VANISHING ACTS 3 & 4
Act III - The Dreadful Story of Harriet and the Matches
Choreography and Performance: Sanja Tropp Frühwald
Assistant Choreography: Till Frühwald
Text: Sanja Frühwald
"...Well see what a dreadful dreadful thing
The fire has caught her apron string
She burns all over everywhere
She burns her nose and her arms and her hair
‘Til she’s got nothing left to lose
Except her little scarlet shoes..."
Act IV - Flying Robert
Choreography: Sanja Tropp Frühwald
Performance: Till Frühwald
Text: Till Frühwald
"...When the rain comes tumbling down,
In the country or the town,
All the good little girls and boys
Stay at home and mind their toys.
Robert thought: "No, when it pours,
It is better out of doors.
"Rain it did, and in a minute,
Bob was in it..."
Dramaturgical Adviser: Mirjam Schmuck (Kainkollektiv)
Music: Damir Šimunović
Costumes and Set Design: Zdravka Ivandija
Assistant Costume Design: Ana Paulić
Lighting Design: VRUM
Lighting: Milan Kovačević
Graphic Design: Dinko Uglešić
Photography: Pio Rahner and David Mihoci
Support: &TD Teatar, tanzhaus NRW
This performance piece is based on extracts taken from ‘Der Struwwelpeter oder lustige Geschichten und drollige Bilder’ (‘Shockheaded Peter’) by Heinrich Hoffmann.
This project was started in 2009 and 2011, and was realised inside the premises of: Tanzhaus NRW, Düsseldorfer Schauspielhaus, Liberdance, the Zadar Dance Ansamble and &TD Teatar, as a part of the Choreoroam 2009 Programme and Eurokaz Pogon.Premiere Acts 3&4: January 2012, &TD
TeatarThis project is supported by the Ministry of Culture of the Republic of Croatia and the Zagreb City Department of Education, Culture and
Vanishing Acts endeavours to use the destruction of an individual, the core concept of the theatrical play, as a starting point for research of theatre as a medium. Can an act of destruction or the disintegration of an identity affirm the potential for new development? Dispossessing the body opens up the conduits for infinite narratives.In literal terms, this solo dance performance pieces fuse media performance with theatre, producing disparate conclusions which compel the audience to explore their complex associations and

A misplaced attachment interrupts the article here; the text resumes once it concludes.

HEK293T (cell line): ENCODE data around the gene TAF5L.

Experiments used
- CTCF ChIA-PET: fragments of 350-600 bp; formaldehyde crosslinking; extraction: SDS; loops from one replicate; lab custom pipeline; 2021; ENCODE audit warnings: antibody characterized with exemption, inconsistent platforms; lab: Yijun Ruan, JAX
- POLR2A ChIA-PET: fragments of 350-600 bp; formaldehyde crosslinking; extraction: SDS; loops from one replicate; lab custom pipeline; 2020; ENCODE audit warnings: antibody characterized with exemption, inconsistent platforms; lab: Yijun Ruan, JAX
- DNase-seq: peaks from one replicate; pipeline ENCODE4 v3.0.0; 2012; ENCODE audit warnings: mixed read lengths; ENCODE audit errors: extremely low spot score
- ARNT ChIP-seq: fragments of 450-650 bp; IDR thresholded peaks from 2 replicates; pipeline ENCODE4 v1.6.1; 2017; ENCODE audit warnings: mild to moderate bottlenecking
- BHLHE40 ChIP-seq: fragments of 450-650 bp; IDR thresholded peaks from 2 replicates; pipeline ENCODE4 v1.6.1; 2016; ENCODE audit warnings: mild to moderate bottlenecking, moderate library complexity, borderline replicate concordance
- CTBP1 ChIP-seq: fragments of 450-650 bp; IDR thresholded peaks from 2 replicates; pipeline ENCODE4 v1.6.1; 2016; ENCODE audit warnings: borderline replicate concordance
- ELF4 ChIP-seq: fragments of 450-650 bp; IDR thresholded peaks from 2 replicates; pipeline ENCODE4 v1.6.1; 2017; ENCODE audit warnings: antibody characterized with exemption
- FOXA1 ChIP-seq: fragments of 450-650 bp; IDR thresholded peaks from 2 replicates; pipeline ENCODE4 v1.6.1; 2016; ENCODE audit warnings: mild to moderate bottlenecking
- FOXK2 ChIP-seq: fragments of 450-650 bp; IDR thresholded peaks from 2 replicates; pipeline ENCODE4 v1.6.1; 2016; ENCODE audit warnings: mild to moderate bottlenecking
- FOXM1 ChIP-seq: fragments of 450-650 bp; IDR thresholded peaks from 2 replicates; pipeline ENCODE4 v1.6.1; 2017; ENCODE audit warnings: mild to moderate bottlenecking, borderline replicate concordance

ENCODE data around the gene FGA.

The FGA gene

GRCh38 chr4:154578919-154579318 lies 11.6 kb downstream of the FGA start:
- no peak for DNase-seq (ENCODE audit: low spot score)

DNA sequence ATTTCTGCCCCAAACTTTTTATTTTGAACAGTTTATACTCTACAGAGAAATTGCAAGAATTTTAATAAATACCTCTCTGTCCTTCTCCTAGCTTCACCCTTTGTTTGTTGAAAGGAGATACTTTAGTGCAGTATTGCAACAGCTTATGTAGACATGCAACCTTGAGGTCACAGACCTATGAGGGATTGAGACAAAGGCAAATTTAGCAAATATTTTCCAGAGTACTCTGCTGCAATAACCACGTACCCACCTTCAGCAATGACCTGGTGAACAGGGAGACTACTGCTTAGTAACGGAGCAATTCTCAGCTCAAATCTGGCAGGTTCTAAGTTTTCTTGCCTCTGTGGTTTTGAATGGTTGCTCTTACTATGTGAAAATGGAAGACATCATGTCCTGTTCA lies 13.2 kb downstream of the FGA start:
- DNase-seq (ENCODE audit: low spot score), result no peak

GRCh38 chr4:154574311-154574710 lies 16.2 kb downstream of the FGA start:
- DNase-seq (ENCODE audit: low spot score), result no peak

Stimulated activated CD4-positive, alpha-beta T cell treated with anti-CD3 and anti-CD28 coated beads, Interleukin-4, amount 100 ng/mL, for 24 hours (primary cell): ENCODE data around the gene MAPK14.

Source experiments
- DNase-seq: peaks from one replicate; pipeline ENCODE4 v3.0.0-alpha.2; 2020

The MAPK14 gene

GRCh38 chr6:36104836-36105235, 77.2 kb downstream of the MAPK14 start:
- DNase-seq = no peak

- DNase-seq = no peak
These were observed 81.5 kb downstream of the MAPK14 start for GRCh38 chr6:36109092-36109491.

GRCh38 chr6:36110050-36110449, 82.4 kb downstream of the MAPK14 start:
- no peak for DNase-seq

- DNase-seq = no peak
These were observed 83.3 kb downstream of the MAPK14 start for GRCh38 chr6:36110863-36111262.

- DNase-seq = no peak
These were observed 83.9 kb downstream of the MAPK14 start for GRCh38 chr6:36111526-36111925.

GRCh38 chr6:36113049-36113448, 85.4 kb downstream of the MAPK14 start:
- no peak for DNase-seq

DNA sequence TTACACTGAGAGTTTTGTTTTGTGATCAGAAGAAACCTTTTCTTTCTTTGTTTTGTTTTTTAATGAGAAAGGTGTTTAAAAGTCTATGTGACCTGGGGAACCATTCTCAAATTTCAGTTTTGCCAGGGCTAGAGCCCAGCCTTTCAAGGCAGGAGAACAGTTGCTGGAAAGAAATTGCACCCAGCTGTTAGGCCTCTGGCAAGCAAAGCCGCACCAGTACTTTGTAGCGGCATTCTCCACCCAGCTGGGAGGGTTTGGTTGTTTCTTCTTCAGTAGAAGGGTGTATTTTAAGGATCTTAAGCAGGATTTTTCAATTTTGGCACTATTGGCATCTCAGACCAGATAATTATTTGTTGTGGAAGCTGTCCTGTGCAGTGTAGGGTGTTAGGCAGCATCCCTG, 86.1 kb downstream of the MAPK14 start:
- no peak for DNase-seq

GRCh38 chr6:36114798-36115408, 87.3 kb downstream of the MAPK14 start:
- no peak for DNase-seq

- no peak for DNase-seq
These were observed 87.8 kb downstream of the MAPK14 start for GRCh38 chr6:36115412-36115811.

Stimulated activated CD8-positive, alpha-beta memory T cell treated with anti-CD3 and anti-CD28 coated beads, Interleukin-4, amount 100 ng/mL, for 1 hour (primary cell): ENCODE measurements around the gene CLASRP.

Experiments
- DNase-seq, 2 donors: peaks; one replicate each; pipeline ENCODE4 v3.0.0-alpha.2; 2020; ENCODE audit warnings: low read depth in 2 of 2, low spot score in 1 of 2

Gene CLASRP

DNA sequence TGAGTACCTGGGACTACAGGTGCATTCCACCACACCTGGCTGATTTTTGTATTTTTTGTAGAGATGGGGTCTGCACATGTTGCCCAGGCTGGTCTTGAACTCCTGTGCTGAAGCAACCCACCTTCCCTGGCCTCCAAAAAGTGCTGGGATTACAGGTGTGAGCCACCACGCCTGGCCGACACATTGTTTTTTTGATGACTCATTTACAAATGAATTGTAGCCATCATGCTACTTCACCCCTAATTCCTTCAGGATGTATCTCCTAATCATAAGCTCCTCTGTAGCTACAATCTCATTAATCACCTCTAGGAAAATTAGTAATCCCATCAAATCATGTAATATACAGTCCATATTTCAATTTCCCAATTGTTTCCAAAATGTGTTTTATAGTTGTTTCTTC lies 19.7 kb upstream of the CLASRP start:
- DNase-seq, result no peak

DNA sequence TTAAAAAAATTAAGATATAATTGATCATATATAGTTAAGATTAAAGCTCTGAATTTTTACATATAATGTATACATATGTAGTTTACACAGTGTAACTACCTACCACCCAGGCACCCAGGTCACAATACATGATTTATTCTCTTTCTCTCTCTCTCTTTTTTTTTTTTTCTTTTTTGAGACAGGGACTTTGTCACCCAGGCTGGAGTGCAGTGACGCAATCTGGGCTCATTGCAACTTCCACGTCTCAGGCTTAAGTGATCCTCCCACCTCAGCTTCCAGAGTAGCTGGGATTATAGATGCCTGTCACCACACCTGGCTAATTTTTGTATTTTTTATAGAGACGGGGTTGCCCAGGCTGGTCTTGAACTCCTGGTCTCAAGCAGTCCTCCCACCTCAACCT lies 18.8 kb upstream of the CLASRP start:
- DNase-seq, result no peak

interconnectivity.Act III is the continuation of the 2009 collaboration with a performer Petra Hrašćanec
which in turn was a variant of Act II.
In Act III, Sanja
Tropp Frühwald addresses these difficulties by utilizing the reverse perspective: the solo performer deals with the remnants and traces that evince the presence of a persona that evanesced prior to the start of the performance. The piece can be seen as a wickedly allegorical detective tale that exposes the crimes of childhood, swaying as it does between the realms of visibility and desire, of the attainable and permissible. The choreographic process is punctuated by attritional motifs of exhaustion (of body, space and ideas) which are iterated throughout the scenes. This repetition of the ‘trauma’ permeates not only through the audience’s perception, but also the media-controlled aspects of the piece: audio, visuals, characters and the abstract dance itself.
The choreographer attempts in Act IV to deal with issues of disorientation and the delineation of territories, fantasizing about freedom and authority, while the body and the identities of the performer distort themselves during the performance. This choreographic process tries to juxtapose a narrative against the attempts to answer the question of what happens when reality loses its intrinsic value, what happens when global structure starts to crumble and gets out of control. Only the strategies of egress will remain.
Vanishing Acts is a mediation on shared moments, concepts, assumptions and conventions, warning that ‘each of us has been ”absolved” – made free – in a way that seem hopeless to those who wish to apply reason to their lives: we are utterly alone’. (Peter Strasser)